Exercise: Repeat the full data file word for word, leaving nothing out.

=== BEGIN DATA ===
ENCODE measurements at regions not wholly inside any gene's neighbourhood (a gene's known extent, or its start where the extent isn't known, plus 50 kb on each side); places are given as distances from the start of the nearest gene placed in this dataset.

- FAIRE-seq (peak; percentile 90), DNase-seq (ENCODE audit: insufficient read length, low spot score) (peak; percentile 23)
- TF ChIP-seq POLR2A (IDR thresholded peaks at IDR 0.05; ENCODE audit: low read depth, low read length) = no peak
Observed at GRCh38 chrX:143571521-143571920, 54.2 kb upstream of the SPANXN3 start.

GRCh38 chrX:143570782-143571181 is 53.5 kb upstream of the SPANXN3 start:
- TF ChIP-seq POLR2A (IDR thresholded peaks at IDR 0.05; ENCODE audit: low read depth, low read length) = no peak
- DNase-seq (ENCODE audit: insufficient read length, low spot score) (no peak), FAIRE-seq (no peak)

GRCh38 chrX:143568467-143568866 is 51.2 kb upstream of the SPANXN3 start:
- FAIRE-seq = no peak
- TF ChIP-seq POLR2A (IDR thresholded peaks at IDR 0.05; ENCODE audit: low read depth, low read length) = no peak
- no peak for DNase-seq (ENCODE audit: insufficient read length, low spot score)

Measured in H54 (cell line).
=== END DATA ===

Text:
ENCODE measurements at regions not wholly inside any gene's neighbourhood (a gene's known extent, or its start where the extent isn't known, plus 50 kb on each side); places are given as distances from the start of the nearest gene placed in this dataset.

- FAIRE-seq (peak; percentile 90), DNase-seq (ENCODE audit: insufficient read length, low spot score) (peak; percentile 23)
- TF ChIP-seq POLR2A (IDR thresholded peaks at IDR 0.05; ENCODE audit: low read depth, low read length) = no peak
Observed at GRCh38 chrX:143571521-143571920, 54.2 kb upstream of the SPANXN3 start.

GRCh38 chrX:143570782-143571181 is 53.5 kb upstream of the SPANXN3 start:
- TF ChIP-seq POLR2A (IDR thresholded peaks at IDR 0.05; ENCODE audit: low read depth, low read length) = no peak
- DNase-seq (ENCODE audit: insufficient read length, low spot score) (no peak), FAIRE-seq (no peak)

GRCh38 chrX:143568467-143568866 is 51.2 kb upstream of the SPANXN3 start:
- FAIRE-seq = no peak
- TF ChIP-seq POLR2A (IDR thresholded peaks at IDR 0.05; ENCODE audit: low read depth, low read length) = no peak
- no peak for DNase-seq (ENCODE audit: insufficient read length, low spot score)

Measured in H54 (cell line).